Some question whether wild salmon will remain a West Coast food staple. For the first time, the Monterey Bay Aquarium's Seafood Watch program has advised consumers to avoid buying chinook and coho from four South Coast fisheries. Researchers also predict changing conditions will drive important food fish north by up to 18 kilometres a decade.

Disappearing salmon don't just affect humans but all coastal ecosystems and wildlife. Eighty-two endangered southern resident killer whales depend on chinook salmon to survive. As chinook stocks go down, the likelihood that these whales could become extinct goes up.

Although the federal government has committed to implement recommendations from Justice Bruce Cohen's inquiry into Fraser River sockeye and to follow the Wild Salmon Policy, reversing this dire situation will take widespread concerted and immediate action. A weak provincial climate plan that fails to meet emissions targets and acceptance of new ocean-based fish farm applications won't help wild salmon. We need to move fish farms out of the water and onto land.

Salmon are resilient and have survived ice ages and other challenges over millions of years. They've survived having their streams paved over. They've survived toxins dumped into their environments. The question is, can they -- and the ecosystems that depend on them -- survive climate change and fish farms and all the other stressors humans are putting on them?

Written with contributions from David Suzuki Foundation senior communications specialist Theresa Beer.

Learn more at www.davidsuzuki.org.

Like this article? rabble is reader-supported journalism. Chip in to keep stories like these coming.

Photo credit: Bureau of Land Management Oregon and Washington

Thank you for reading this story…

More people are reading rabble.ca than ever and unlike many news organizations, we have never put up a paywall – at rabble we’ve always believed in making our reporting and analysis free to all, while striving to make it sustainable as well. Media isn’t free to produce. rabble’s total budget is likely less than what big corporate media spend on photocopying (we kid you not!) and we do not have any major foundation, sponsor or angel investor. Our main supporters are people and organizations -- like you. This is why we need your help. You are what keep us sustainable.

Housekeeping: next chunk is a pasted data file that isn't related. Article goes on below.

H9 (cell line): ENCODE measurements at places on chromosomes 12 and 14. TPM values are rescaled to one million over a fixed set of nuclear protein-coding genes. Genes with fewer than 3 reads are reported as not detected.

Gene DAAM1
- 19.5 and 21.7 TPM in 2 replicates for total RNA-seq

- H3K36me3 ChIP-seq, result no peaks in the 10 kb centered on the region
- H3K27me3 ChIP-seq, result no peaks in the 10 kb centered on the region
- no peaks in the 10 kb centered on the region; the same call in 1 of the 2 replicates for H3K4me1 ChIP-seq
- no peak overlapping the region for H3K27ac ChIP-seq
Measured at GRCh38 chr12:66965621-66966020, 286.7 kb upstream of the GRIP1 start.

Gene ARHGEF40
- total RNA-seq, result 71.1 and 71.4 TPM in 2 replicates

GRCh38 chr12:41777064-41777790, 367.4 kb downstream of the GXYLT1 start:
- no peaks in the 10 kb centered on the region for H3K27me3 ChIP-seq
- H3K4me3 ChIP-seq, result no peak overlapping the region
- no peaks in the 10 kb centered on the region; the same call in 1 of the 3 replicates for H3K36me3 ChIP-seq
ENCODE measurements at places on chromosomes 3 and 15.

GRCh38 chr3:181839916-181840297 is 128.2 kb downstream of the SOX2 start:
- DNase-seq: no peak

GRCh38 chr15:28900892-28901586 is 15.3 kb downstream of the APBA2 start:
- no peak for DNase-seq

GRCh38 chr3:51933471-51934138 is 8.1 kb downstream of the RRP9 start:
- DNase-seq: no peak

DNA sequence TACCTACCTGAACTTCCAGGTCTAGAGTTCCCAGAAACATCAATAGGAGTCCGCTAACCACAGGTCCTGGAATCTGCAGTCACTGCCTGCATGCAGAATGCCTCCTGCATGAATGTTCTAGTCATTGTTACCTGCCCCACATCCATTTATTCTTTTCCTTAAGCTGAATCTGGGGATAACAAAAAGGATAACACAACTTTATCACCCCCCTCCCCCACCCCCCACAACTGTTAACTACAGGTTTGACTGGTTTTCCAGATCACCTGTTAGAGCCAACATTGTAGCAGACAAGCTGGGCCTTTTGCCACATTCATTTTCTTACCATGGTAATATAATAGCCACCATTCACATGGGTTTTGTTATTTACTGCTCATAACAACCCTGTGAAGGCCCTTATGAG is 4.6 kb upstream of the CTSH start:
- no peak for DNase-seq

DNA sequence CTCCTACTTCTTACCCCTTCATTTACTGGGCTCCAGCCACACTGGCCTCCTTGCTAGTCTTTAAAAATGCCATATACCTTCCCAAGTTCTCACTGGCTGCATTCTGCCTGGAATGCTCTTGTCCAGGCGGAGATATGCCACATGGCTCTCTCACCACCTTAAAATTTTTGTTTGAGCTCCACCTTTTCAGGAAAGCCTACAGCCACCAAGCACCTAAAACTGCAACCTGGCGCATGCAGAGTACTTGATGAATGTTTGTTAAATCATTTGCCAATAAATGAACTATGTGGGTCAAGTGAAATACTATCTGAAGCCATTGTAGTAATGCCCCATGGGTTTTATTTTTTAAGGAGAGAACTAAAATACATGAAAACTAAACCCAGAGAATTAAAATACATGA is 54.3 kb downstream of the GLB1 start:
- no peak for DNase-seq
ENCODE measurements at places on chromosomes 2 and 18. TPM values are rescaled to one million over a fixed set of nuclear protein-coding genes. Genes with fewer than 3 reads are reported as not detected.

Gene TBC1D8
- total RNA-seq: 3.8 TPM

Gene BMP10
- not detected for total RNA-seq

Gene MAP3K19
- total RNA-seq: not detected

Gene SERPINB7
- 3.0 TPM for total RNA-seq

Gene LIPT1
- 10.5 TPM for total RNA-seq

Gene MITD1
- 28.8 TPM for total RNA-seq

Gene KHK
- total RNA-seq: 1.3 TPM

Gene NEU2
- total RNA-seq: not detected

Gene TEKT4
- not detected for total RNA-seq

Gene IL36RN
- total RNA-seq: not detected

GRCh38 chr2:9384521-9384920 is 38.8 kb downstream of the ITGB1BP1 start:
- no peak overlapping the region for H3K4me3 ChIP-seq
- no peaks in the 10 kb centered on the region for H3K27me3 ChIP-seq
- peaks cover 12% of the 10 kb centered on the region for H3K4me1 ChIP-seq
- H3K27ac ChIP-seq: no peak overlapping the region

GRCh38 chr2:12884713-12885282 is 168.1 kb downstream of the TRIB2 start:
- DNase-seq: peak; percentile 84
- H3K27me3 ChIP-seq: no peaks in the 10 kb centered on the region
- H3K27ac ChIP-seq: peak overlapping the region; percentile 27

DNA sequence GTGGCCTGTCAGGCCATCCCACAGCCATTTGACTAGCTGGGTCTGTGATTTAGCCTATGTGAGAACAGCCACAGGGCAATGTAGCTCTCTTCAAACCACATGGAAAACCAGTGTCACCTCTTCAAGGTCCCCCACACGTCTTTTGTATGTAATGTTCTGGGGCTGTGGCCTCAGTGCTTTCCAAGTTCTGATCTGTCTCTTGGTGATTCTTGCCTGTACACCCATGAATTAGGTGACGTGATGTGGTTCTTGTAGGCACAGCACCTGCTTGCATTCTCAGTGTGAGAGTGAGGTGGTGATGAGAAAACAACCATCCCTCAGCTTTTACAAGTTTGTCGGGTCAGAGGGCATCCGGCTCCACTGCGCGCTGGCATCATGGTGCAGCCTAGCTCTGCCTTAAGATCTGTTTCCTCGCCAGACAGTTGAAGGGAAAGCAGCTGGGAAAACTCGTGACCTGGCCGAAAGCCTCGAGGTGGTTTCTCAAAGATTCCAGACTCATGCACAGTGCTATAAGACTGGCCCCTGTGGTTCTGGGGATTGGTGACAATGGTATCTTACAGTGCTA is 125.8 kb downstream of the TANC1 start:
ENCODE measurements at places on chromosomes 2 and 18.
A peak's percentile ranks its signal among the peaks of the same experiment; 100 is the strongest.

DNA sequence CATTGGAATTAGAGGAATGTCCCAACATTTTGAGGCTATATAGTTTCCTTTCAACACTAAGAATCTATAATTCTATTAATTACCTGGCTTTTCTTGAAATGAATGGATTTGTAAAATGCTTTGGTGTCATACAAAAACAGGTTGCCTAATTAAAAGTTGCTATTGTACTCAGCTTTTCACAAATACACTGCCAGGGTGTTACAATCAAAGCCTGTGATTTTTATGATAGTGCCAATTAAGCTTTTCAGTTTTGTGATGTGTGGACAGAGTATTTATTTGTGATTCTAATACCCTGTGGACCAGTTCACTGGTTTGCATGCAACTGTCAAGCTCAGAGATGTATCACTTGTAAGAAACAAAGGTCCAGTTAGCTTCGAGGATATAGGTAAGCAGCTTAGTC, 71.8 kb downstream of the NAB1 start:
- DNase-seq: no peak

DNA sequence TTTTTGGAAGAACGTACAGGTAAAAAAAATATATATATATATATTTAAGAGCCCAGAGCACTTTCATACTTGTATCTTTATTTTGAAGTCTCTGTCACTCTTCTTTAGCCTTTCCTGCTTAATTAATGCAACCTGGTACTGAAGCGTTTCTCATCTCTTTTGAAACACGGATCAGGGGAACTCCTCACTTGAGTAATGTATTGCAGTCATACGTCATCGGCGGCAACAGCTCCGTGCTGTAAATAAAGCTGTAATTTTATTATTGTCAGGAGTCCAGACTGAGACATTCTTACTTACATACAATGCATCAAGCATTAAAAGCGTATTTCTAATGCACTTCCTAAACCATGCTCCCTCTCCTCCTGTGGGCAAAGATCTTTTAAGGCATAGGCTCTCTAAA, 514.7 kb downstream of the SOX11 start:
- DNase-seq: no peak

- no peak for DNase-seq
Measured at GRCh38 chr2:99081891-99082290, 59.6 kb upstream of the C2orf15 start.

rabble.ca has staked its existence on you. We live or die on community support -- your support! We get hundreds of thousands of visitors and we believe in them. We believe in you. We believe people will put in what they can for the greater good. We call that sustainable.

So what is the easy answer for us? Depend on a community of visitors who care passionately about media that amplifies the voices of people struggling for change and justice. It really is that simple. When the people who visit rabble care enough to contribute a bit then it works for everyone.

And so we’re asking you if you could make a donation, right now, to help us carry forward on our mission. Make a donation today.

Comments

We welcome your comments! rabble.ca embraces a pro-human rights, pro-feminist, anti-racist, queer-positive, anti-imperialist and pro-labour stance, and encourages discussions which develop progressive thought. Our full comment policy can be found here. Learn more about Disqus on rabble.ca and your privacy here. Please keep in mind:

Do

  • Tell the truth and avoid rumours.
  • Add context and background.
  • Report typos and logical fallacies.
  • Be respectful.
  • Respect copyright - link to articles.
  • Stay focused. Bring in-depth commentary to our discussion forum, babble.

Don't

  • Use oppressive/offensive language.
  • Libel or defame.
  • Bully or troll.
  • Post spam.
  • Engage trolls. Flag suspect activity instead.